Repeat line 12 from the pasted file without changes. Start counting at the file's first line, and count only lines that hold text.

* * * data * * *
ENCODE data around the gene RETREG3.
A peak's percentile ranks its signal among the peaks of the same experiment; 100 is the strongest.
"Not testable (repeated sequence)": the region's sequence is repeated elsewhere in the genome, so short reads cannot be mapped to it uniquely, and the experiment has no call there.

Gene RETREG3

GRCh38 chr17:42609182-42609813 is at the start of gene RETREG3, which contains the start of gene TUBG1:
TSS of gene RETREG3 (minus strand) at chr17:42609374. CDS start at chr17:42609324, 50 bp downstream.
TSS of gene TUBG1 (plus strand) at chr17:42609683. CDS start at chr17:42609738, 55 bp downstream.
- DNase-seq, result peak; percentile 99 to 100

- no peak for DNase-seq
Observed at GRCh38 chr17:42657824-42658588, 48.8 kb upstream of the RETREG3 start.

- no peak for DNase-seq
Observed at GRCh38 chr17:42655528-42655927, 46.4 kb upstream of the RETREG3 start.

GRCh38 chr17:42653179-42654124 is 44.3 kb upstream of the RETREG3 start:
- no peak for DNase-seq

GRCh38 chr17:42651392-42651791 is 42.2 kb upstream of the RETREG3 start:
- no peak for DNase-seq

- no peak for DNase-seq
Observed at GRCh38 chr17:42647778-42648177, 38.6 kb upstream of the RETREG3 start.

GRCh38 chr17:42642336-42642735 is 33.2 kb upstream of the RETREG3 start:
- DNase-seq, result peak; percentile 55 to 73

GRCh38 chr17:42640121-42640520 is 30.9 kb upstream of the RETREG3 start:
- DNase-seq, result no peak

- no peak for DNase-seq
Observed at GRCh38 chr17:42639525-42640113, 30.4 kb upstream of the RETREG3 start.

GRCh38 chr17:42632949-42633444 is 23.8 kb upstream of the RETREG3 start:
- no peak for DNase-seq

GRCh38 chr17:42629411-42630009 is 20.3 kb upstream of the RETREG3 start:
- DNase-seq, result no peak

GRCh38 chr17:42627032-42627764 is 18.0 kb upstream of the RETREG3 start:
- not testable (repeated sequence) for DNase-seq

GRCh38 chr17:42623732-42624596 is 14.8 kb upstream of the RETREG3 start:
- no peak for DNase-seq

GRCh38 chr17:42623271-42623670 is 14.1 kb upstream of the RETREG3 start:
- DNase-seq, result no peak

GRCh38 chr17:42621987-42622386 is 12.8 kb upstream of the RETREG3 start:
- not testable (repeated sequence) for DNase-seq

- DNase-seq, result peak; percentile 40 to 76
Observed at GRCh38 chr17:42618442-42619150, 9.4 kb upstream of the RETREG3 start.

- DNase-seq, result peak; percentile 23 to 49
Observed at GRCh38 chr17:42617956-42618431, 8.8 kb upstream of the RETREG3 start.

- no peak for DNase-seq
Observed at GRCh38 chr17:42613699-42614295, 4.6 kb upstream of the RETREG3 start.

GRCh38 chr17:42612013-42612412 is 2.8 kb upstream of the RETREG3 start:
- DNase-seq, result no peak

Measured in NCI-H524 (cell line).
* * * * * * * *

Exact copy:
Observed at GRCh38 chr17:42655528-42655927, 46.4 kb upstream of the RETREG3 start.